The political situation in Holland after the invasion by the Germans was that first and foremost the German Army wanted to maintain public order in Holland. But the real Nazis immediately came with the Wehrmacht and tried to direct and organize public life in Holland according to their concepts. There were among the Germans three main categories. In the first place, there were those who believed in the "blood and soil" (Blut und Boden) theory. They wanted to win over the whole of the Dutch people to their National Socialist concepts. I must say that, in certain respects, this was our misfortune because these people, on the basis of their "blood and soil" theory, loved us too much and when that love was not reciprocated it turned to hate.

The second category consisted of the politically informed; and these people knew perfectly well that the Dutch National Socialists in Holland were only a very small and much hated group. At the elections of 1935 they received only 8 percent of the votes, and 2 years later this percentage had been reduced by one-half. These people were tactlessness itself. For instance, when the ruins of Rotterdam were still smoking, they saw fit to make a demonstration at which the leader of the Dutch National Socialists, Mussert, dedicated to Goering a new bell as a thank offering for what he had done for Holland. Fortunately, it did not prevent him from being defeated.

In the third place there were the so-called intriguers, those who wanted to destroy the national unity of Holland and who, first of all, tried through Seyss-Inquart to gain the favor of the Dutch people by flattery. In the same way as Seyss-Inquart, they always stressed that the two peoples were kindred races and should therefore work together, while behind the scenes they played off one Nazi group against the other. [For the full text of today's proceedings, Click here.]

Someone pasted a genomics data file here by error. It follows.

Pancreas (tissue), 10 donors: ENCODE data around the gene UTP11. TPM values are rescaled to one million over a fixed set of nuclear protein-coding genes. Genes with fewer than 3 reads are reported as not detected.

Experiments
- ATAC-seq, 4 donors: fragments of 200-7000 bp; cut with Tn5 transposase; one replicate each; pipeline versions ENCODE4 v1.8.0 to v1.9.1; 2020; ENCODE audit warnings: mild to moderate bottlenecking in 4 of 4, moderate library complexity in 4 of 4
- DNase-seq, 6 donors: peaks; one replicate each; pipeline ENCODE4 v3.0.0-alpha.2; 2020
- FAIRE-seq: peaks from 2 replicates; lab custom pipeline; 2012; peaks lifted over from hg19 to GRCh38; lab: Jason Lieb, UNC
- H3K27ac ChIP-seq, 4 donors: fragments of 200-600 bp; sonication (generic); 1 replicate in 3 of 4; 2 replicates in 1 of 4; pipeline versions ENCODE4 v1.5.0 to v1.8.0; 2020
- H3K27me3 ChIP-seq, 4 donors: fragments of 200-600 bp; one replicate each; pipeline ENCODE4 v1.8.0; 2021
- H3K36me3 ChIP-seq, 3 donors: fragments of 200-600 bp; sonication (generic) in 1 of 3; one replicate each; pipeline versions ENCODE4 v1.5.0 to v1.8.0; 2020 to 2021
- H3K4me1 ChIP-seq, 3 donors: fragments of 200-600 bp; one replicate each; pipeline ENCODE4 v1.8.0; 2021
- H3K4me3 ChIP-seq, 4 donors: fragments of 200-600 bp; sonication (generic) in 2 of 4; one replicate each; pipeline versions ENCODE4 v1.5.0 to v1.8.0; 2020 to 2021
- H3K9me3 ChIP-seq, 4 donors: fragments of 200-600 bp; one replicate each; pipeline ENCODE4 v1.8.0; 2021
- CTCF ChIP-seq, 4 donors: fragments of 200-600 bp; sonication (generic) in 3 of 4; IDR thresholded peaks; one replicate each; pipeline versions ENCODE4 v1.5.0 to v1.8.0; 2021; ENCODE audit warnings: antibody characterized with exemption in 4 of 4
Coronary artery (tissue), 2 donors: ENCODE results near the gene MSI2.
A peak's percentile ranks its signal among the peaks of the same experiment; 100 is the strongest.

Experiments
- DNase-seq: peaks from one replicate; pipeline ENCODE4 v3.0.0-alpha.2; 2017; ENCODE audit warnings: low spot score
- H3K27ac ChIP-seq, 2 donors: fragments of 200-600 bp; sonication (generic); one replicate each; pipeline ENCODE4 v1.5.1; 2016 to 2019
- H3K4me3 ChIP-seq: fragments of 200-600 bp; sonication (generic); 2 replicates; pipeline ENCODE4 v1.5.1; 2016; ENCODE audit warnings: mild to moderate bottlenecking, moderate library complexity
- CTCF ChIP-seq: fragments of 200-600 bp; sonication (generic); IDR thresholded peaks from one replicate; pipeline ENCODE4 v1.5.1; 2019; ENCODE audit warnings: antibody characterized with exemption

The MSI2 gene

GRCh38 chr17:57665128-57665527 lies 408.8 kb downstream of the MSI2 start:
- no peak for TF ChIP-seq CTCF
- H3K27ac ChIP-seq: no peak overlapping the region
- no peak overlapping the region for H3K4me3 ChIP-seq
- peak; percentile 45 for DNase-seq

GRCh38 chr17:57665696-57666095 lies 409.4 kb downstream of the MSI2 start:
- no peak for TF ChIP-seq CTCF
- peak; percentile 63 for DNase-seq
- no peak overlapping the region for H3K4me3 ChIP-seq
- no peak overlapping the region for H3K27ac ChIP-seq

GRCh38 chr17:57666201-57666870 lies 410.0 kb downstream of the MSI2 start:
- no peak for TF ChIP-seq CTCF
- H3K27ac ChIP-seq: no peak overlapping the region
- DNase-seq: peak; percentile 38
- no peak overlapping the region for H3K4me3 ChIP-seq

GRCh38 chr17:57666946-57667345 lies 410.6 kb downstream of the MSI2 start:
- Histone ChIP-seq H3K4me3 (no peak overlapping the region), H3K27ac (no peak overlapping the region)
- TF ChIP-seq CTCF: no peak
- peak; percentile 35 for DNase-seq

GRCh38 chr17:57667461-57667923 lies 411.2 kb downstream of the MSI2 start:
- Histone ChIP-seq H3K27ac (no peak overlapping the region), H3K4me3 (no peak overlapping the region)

1949 Cold War: United States rejects proposal for conference with Stalin:

In response to Soviet leader Joseph Stalin's proposal that President Harry S. Truman travel to Russia for a conference, Secretary of State Dean Acheson brusquely rejects the idea as a "political maneuver." This rather curious exchange was further evidence of the diplomatic sparring between the United States and the Soviet Union that was so characteristic of the early years of the Cold War. [For further details, Click here.]

2004 Death: Alan Bullock—by now a Life Peer—British historian; first published his mediocre biography of Adolf Hitler, Hitler: A Study in Tyranny, in 1952 and followed it decades later with his far superior book, Hitler and Stalin: A Study in Parallel Lives. [See: The Third Reich: What to Read?]

2005 Death: Max Schmeling: German boxer whose two fights with Joe Louis transcended boxing and became worldwide social events because of their racial and national associations. Despite his supposed associations with Nazism, used for propaganda to smear him as a Nazi villain, it became known long after the Second World War that Schmeling had risked his own life to save the lives of two Jewish children in 1938. He remains a sporting legend in Germany today, and he also helped his friend Joe Louis later in life.

Edited by Levi Bookin (Copy editor)